Hi all! I am new to this post even though I was dx'd in 2007. I have been on Copaxone (anaphylactic) Avonex ( showing same symptoms) and now Tysabri. I just had an MRI done for my 6 month check up, and it showed " Focal increased T2/FLAIR signal is noted involving the anterior left frontal subcortical white matter as well as the paramedian mid left frontal pericallosal white matter for a total of 2 lesions. No evidence of associated enhancement is seen. The larger mid left frontal pericallosal lesion demonstrates decreased T1 signal consistent focal volume loss. What does this mean? My neuro and his FNP told me that my 2 lesions grew. If someone could tell me what this means in real person terms that would be great. Thanks!!
The report does not talk about increasing in size of the lesions. Perhaps your neurologist was comparing this MRI with the previous one. The focal volume loss reflects damage to the nerve cells in that area. If I am reading this correctly, you only have 2 lesions in your brain. Although the MRI is very important. How you function clinically and how many attacks you have is also very important. I think you need to discuss your concerns with your neurologist and get a better understanding of what your neurologist is thinking.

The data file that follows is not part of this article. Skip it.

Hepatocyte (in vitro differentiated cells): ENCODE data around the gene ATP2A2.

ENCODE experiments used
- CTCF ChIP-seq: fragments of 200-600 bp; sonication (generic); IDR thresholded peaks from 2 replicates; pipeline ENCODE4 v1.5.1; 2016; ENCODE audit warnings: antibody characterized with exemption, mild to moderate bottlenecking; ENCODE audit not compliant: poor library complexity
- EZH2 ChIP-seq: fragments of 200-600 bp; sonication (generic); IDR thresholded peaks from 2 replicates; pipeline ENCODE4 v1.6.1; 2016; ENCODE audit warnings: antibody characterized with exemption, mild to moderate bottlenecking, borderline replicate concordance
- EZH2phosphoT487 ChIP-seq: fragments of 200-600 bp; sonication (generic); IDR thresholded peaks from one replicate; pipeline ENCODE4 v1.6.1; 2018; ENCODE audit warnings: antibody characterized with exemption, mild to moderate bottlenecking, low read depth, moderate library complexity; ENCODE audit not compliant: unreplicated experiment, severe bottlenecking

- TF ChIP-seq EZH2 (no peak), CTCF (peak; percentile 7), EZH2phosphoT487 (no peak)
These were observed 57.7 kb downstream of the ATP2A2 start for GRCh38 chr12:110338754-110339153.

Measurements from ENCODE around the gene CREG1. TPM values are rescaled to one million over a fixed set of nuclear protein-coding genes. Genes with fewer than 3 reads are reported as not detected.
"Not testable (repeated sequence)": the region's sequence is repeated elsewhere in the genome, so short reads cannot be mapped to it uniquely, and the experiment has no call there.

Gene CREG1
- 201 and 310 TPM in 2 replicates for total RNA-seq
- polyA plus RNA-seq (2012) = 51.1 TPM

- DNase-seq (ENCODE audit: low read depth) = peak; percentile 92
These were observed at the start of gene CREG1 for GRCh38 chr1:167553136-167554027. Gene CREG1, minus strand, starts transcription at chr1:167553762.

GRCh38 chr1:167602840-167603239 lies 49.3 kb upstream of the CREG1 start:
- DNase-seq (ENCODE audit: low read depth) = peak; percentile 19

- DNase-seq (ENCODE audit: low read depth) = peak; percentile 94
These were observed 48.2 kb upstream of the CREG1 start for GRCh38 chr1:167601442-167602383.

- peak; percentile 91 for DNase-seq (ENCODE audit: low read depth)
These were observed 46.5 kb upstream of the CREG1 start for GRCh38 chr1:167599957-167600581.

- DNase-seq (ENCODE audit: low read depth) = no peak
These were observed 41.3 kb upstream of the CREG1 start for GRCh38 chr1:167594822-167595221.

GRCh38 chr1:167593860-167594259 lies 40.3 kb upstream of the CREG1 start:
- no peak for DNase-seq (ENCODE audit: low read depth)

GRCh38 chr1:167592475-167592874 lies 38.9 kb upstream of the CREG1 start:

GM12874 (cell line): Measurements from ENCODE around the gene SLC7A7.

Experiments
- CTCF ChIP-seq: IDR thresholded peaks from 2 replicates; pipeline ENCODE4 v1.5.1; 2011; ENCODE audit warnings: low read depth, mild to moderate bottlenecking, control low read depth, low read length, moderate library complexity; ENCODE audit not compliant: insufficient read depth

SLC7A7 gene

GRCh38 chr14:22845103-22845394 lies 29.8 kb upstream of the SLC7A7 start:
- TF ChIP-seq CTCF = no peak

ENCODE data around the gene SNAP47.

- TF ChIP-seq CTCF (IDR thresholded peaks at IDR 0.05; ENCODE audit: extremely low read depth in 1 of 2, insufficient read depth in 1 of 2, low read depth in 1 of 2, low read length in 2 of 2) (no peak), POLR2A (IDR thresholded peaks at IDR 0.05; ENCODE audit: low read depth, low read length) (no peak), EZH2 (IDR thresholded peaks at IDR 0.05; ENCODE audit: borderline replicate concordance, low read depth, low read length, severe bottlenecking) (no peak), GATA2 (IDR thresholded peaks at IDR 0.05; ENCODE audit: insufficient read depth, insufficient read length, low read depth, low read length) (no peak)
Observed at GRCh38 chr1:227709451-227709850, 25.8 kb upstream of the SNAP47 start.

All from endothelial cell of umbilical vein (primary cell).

You are encouraged to report negative side effects of prescription drugs to the FDA. Visit the FDA MedWatch website or call 1-800-FDA-1088.
The opinions expressed in WebMD Communities are solely those of the User, who may or may not have medical or scientific training. These opinions do not represent the opinions of WebMD. Communities are not reviewed by a WebMD physician or any member of the WebMD editorial staff for accuracy, balance, objectivity, or any other reason except for compliance with our Terms and Conditions. Some of these opinions may contain information about treatments or uses of drug products that have not been approved by the U.S. Food and Drug Administration. WebMD does not endorse any specific product, service or treatment.
Do not consider Communities as medical advice. Never delay or disregard seeking professional medical advice from your doctor or other qualified healthcare provider because of something you have read on WebMD. You should always speak with your doctor before you start, stop, or change any prescribed part of your care plan or treatment. WebMD understands that reading individual, real-life experiences can be a helpful resource, but it is never a substitute for professional medical advice, diagnosis, or treatment from a qualified health care provider. If you think you may have a medical emergency, call your doctor or dial 911 immediately.